The coronavirus has changed much in our world—many things that seemed unlikely to change have already given up their seats to the so-called new normal. Our message content may be the same, but formats and platforms that convey the message are not the same anymore. If we also need to change the format of conveying the unchanging gospel message from God in this COVID-19 era, how should we go about doing that? How can we discern between what to change and what to keep?
Since the pandemic started, the importance of communication and leadership has increased. But what is the leadership style that this ever-changing world requires? I believe that it is communicative leadership. But how can a leader keep up with so many changes? It is not possible for one person to have enough knowledge or experience to cope with the various transitions. Leaders in this era need proper communication skills to find a way through this ocean of “uncertainty.” The Communication and Leadership Advancement Program (CLAP) of the Northern Asia-Pacific Division (NSD) is an excellent and timely program that helps young leaders to become equipped as communicative church leaders.
The second session of CLAP’s sixth cohort was held at the NSD Leadership Training Center in Jeju from July 11 to 23rd, 2021. Out of 23 members, 14 members from Korea were able to attend at Jeju, while those from Taiwan, Japan, and Mongolia continued to participate via Zoom because of COVID-19 country restrictions. Since the first session last November 2020 was in the same format, the participants – including trainees, group-class teachers, conversation tutors, and staff – have gotten used to this unusual system. The reason why I call it “unusual” is because CLAP has been an “in-camp meeting” in several overseas sites for the last 12 years. As soon as COVID-19 hit the world, we needed to decide whether to stop this program or continue it in a different format. We chose the latter, and this was the second session with the new mixed format of online and on-site.
The daily schedule started with a morning worship service at 8:30 a.m. and finished with closing worship at 5:30 p.m. All members took turns presiding, leading in prayer and preaching. The worship service was not only a time to develop their English-speaking skills, but also a time to share their own stories. Online attendees used Zoom to share God’s message and their testimonies. Everyone experienced being united with our Father in heaven. Thanks to brother Im HyunWook, NSD Media Center Technician, the on-site and online groups were able to smoothly connect and participate in the full program.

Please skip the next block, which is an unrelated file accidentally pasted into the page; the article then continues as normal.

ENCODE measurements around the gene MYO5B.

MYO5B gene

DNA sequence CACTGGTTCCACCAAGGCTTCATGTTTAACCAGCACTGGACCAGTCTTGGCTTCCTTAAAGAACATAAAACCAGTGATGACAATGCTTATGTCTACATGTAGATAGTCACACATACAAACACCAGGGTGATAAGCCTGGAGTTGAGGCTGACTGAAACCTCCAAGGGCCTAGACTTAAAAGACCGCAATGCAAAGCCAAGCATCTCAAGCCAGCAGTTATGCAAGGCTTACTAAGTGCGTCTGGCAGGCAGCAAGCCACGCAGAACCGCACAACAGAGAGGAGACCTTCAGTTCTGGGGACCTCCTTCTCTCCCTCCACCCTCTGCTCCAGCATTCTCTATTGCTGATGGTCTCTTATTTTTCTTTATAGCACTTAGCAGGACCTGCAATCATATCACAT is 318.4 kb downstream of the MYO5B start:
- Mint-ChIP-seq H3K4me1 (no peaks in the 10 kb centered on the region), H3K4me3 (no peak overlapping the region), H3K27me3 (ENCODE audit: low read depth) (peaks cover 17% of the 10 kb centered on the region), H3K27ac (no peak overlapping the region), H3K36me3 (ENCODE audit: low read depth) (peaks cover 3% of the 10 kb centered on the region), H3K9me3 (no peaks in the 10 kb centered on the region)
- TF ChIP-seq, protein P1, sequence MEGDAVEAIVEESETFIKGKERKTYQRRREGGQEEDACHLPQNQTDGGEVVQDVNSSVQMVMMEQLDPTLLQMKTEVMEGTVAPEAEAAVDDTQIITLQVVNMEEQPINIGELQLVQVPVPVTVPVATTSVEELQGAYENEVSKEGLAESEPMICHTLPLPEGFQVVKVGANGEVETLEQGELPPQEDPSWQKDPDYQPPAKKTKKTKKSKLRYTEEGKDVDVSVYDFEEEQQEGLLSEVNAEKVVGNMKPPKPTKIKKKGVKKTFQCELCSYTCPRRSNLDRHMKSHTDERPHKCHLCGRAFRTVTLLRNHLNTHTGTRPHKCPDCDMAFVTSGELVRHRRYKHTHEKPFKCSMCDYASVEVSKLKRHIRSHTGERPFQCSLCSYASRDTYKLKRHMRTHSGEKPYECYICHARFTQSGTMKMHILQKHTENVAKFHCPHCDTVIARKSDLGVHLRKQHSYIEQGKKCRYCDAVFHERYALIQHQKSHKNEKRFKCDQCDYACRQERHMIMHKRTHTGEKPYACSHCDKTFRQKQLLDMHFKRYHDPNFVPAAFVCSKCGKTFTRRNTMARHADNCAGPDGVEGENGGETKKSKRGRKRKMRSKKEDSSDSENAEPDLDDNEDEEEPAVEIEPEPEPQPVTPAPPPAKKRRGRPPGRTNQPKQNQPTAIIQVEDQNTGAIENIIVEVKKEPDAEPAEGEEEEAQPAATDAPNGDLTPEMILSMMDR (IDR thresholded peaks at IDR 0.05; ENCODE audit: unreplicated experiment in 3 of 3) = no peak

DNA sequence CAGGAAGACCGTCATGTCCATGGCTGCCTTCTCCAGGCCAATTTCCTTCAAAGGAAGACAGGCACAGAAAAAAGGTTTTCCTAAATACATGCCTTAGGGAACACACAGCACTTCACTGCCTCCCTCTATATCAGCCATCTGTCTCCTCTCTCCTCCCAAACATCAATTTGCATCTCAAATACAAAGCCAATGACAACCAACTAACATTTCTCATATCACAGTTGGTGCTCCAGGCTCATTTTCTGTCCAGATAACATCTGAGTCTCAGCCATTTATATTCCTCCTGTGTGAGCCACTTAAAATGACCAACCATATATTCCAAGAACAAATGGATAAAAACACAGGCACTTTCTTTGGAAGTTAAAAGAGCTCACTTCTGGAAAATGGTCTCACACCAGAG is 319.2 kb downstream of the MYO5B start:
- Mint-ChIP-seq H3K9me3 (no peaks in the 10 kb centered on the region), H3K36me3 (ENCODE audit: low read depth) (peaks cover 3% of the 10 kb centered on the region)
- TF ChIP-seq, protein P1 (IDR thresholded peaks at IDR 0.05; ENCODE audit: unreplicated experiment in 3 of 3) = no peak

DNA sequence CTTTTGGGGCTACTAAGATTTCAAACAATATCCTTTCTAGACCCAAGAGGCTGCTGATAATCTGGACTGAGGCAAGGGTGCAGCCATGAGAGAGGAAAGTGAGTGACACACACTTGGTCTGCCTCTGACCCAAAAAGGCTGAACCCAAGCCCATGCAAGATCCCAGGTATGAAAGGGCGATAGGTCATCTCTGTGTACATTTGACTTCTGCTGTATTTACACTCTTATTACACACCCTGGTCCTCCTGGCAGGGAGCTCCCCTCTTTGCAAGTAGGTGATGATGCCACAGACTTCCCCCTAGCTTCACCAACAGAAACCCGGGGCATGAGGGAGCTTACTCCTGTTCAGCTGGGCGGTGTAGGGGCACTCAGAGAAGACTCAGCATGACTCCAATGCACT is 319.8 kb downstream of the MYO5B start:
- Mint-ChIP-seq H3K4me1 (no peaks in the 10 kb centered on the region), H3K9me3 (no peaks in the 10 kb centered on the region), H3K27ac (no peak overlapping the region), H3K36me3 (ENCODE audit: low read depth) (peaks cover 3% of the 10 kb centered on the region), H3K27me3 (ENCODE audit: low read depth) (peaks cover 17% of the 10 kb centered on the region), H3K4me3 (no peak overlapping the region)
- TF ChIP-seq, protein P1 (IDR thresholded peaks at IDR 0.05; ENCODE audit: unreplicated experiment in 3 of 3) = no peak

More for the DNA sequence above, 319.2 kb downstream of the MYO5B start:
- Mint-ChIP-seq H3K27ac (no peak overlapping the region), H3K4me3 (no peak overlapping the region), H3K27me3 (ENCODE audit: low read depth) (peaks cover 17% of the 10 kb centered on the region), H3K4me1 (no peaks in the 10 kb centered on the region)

English teachers and tutors were excellent. One teacher, Kellie Tompkins, joined on-site while the other teacher, Monica Gonzalez, taught from Texas, U.S., all by Zoom. Even though there was a 14-hour difference in time for Monica, her last class finished at 1:20 a.m., she said it worked out since her children were asleep at that time. There were 12 Filipino teachers who worked in one-on-one conversation classes and debate classes every day. Even though the tutors and the students have never met in person, they became close friends. The leadership classes were led by several lecturers: Jeon JaeSong, Director of 1000 Missionary Movement; Jung HyoSoo, President of West Asia Field of the Seventh-day Adventist Church; Byun SeongJun, NSD Communication Director; Kim SiYoung, NSD President. We met two of them online and the other two attended on-site. All the leadership classes focused on CLAP’S sixth cohort mission statement, “I Will Go: A Willing Response to God’s Calling.”
As I close, I want to express my special thanks to two individuals: Chelou Completado, CLAP Assistant; and Moon DaYeon, who was willing to come to Jeju to assist on-site for this session. Their dedicated and unwavering support in online and on-site settings made this session of CLAP 6B successful. I hope and believe that, by God’s grace, we will be able to have the finale of CLAP 6 with a face-to-face gathering. Thank you for your support in prayer.